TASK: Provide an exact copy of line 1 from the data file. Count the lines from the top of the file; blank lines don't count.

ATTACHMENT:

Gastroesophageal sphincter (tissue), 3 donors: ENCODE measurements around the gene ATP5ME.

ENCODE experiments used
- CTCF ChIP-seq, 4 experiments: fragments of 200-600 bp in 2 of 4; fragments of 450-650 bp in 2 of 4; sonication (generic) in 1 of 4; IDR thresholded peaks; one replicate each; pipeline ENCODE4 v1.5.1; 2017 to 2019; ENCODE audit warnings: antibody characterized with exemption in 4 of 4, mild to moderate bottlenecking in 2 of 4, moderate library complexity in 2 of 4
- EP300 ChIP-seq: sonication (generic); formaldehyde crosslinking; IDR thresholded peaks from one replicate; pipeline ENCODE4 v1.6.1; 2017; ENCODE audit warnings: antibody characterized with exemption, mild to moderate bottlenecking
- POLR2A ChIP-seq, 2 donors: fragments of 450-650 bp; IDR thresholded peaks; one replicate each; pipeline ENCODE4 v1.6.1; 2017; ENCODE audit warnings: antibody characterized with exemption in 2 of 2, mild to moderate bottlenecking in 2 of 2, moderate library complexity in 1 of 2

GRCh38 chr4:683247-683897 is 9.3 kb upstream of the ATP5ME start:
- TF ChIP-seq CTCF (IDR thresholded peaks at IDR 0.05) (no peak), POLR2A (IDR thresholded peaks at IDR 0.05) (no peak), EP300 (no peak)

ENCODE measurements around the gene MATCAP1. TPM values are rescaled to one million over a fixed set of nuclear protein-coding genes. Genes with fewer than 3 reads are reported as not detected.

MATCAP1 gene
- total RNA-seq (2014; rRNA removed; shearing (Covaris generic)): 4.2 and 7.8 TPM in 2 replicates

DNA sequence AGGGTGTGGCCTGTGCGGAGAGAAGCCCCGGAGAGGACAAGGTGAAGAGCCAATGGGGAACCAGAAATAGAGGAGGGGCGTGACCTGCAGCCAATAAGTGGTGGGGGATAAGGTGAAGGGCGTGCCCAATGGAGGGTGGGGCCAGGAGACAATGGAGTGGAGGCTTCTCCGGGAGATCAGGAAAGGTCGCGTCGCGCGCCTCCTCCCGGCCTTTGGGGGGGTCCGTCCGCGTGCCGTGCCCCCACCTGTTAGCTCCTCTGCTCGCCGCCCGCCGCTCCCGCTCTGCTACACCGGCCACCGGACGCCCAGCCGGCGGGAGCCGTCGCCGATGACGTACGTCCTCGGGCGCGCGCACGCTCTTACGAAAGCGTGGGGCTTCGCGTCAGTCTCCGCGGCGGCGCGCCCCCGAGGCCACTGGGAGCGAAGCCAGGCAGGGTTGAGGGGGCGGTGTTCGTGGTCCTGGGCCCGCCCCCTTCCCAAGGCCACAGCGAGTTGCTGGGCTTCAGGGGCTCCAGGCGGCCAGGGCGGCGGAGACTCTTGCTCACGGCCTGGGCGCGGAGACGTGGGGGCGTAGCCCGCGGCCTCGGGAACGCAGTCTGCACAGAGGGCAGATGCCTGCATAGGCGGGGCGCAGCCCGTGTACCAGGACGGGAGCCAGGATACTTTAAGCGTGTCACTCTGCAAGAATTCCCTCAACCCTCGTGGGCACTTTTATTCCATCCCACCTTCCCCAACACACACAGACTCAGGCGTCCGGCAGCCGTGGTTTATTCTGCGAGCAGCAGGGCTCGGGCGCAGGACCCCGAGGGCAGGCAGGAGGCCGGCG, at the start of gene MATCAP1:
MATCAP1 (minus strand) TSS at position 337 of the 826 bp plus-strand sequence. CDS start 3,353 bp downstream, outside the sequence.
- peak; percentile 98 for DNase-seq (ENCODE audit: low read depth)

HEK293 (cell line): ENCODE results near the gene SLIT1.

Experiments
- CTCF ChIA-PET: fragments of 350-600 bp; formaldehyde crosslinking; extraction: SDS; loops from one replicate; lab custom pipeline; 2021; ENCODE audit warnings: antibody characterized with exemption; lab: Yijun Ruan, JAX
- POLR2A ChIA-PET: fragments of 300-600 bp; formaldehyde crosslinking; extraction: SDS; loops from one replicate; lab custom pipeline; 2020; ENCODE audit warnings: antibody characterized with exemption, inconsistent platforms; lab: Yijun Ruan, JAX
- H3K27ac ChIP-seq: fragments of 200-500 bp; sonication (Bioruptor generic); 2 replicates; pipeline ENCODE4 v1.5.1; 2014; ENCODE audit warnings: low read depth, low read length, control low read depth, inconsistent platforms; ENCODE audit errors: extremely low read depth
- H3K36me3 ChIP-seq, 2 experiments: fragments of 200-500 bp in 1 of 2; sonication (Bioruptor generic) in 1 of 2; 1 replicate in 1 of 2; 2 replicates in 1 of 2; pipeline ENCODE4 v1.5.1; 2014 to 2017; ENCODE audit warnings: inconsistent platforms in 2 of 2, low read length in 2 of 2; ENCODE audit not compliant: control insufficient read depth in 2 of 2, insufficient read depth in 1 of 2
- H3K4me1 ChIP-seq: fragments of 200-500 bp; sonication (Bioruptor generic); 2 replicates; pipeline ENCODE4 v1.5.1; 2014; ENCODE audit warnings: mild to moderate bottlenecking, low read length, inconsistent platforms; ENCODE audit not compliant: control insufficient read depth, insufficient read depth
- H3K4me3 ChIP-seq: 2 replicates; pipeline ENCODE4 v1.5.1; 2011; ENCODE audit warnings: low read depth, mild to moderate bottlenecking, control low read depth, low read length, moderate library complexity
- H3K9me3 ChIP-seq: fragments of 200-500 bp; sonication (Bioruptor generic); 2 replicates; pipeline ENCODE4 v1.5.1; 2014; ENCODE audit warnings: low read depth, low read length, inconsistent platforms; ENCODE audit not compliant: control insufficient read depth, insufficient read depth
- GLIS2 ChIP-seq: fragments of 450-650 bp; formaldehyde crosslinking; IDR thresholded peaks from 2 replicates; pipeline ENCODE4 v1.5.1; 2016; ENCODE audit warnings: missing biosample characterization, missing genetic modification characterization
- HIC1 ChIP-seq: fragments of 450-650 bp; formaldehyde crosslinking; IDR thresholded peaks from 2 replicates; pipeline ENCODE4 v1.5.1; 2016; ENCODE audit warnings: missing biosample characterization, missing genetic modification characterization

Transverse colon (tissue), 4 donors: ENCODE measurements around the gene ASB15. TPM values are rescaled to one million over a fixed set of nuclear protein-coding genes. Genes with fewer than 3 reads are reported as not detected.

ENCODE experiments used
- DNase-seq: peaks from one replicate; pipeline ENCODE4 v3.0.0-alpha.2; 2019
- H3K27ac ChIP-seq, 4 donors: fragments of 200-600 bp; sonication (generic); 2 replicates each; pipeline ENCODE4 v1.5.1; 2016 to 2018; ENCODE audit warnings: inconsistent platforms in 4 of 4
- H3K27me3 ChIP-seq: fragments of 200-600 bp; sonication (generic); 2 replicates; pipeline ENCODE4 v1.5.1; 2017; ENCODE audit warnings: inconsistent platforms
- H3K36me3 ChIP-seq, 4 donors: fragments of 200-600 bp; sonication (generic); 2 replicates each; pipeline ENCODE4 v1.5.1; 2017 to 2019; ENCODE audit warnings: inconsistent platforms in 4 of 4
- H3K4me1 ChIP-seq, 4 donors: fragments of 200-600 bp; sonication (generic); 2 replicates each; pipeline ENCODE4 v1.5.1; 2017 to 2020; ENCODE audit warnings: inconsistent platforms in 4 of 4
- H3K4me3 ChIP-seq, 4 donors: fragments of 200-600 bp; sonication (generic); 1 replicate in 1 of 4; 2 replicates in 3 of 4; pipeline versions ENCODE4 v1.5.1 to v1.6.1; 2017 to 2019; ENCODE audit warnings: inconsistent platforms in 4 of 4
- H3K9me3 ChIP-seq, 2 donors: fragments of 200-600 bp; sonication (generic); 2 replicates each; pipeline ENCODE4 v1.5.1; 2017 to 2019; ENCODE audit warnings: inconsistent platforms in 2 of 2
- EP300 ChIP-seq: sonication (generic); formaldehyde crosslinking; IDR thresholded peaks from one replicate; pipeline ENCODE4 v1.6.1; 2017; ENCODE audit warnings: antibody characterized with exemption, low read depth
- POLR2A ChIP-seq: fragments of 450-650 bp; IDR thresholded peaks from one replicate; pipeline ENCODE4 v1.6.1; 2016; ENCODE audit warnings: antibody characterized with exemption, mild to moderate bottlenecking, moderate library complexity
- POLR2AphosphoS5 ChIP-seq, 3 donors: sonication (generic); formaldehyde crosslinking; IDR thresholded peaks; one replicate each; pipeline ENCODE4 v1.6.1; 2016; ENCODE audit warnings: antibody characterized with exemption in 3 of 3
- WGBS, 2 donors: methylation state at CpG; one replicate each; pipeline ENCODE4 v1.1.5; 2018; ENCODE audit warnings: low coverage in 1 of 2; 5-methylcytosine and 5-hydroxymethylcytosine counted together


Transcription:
Gastroesophageal sphincter (tissue), 3 donors: ENCODE measurements around the gene ATP5ME.